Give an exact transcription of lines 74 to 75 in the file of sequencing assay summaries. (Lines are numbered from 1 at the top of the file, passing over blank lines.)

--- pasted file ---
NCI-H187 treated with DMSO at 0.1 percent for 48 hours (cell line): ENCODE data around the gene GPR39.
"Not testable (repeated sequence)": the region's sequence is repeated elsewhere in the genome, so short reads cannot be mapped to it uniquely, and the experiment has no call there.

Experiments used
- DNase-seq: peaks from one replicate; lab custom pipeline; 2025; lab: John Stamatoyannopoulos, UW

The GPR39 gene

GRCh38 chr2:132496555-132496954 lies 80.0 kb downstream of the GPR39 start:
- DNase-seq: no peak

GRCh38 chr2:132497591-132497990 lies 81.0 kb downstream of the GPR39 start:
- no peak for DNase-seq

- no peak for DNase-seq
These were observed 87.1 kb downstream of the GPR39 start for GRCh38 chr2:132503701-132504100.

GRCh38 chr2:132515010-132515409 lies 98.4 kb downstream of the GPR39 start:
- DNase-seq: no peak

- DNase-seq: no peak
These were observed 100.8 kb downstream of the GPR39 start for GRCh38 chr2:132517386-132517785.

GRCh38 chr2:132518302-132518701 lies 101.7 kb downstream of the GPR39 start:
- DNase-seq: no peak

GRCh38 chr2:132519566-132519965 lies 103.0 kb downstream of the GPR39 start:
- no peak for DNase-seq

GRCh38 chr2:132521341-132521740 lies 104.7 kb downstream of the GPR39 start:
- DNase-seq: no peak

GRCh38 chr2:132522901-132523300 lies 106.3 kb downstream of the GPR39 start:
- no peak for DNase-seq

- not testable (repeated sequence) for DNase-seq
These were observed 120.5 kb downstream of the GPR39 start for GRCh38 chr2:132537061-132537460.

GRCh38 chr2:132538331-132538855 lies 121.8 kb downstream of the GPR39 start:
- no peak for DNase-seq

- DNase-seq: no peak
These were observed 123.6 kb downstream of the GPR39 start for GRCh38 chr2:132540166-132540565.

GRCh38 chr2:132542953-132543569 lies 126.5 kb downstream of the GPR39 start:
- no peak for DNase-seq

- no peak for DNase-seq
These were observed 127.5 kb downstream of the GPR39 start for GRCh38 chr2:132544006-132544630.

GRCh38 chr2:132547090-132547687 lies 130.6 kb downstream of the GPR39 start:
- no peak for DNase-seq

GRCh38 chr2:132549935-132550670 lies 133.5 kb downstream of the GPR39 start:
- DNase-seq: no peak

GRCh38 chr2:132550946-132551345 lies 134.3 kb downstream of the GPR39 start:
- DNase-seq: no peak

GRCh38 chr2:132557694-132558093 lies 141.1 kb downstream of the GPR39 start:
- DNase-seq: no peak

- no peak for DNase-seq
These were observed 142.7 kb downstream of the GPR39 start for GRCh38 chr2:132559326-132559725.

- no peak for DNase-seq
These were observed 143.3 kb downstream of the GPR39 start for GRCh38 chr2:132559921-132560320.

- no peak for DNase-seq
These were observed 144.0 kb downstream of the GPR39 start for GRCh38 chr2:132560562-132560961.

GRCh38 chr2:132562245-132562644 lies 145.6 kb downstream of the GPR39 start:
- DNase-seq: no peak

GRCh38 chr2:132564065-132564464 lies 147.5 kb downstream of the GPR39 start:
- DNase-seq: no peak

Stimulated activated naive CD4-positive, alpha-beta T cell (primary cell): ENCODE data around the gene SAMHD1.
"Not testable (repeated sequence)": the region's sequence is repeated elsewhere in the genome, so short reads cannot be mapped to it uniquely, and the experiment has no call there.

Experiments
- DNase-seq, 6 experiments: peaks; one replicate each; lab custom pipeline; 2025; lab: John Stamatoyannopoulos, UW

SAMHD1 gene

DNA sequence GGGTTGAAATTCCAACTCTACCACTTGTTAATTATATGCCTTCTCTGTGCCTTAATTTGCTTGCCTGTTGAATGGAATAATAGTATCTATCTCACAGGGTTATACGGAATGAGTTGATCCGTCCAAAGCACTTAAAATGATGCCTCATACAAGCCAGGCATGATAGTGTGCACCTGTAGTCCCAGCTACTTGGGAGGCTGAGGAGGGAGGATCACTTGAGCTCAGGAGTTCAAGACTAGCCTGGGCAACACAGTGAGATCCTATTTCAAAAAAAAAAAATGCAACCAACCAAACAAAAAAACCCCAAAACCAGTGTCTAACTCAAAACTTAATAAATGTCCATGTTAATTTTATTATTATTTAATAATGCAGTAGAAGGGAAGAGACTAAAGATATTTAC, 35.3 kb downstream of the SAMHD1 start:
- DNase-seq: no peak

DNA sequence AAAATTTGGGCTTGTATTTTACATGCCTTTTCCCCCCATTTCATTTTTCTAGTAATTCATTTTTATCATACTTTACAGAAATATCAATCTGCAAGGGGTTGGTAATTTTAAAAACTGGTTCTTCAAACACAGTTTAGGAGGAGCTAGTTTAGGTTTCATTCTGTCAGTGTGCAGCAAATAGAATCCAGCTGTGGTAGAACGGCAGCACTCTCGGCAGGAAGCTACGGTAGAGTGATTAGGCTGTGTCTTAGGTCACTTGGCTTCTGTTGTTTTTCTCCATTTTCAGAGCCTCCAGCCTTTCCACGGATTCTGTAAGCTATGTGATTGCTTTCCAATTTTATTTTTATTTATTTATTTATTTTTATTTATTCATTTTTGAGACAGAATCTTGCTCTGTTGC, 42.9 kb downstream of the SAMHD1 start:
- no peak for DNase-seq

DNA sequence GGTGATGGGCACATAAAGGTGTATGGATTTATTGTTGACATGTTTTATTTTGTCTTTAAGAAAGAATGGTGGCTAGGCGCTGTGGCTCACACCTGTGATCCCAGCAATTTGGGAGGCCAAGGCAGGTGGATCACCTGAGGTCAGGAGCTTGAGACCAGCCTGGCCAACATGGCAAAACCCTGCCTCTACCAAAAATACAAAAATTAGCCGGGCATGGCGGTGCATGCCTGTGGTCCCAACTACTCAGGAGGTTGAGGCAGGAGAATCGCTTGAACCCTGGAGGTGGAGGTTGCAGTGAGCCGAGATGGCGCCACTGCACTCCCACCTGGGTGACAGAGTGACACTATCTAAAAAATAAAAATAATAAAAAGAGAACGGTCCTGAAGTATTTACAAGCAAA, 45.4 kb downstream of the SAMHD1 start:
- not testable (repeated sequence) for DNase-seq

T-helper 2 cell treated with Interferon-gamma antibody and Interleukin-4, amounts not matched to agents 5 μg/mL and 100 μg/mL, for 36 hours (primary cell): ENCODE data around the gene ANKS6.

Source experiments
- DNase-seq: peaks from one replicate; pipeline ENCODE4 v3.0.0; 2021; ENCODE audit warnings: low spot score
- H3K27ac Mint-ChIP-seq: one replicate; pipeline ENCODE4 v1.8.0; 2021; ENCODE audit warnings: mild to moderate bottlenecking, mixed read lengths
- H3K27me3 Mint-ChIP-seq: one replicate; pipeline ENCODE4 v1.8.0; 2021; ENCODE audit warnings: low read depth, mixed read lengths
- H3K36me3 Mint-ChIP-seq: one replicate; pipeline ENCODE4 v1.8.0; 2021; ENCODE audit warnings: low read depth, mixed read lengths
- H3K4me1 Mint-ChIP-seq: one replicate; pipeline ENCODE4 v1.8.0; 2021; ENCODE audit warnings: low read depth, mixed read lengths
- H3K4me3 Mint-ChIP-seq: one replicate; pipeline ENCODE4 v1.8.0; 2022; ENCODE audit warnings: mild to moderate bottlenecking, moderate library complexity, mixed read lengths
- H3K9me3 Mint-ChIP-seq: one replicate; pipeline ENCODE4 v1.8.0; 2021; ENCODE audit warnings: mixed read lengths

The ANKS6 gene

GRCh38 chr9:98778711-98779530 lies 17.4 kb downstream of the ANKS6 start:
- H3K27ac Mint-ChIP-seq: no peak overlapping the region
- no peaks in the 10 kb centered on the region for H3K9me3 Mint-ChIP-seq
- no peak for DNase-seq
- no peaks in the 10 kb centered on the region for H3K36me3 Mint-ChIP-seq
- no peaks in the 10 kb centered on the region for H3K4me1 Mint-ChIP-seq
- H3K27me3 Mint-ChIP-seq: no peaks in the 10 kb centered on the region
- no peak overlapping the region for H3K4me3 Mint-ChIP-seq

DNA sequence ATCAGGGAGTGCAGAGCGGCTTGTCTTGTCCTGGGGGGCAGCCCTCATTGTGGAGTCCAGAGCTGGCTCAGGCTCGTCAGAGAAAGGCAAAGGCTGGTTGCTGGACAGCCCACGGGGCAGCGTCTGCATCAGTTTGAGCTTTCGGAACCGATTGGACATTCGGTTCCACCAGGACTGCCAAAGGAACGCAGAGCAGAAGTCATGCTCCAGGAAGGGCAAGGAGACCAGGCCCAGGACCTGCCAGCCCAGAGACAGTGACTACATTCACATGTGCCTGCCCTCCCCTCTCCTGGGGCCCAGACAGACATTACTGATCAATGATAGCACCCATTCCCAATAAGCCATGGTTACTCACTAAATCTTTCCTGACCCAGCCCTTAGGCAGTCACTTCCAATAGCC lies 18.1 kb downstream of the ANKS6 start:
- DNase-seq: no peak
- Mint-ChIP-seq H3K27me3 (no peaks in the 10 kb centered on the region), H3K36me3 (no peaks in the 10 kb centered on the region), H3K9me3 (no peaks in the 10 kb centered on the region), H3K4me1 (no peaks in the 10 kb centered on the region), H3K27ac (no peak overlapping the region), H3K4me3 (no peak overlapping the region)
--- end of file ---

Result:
- H3K27ac Mint-ChIP-seq: no peak overlapping the region
- no peaks in the 10 kb centered on the region for H3K9me3 Mint-ChIP-seq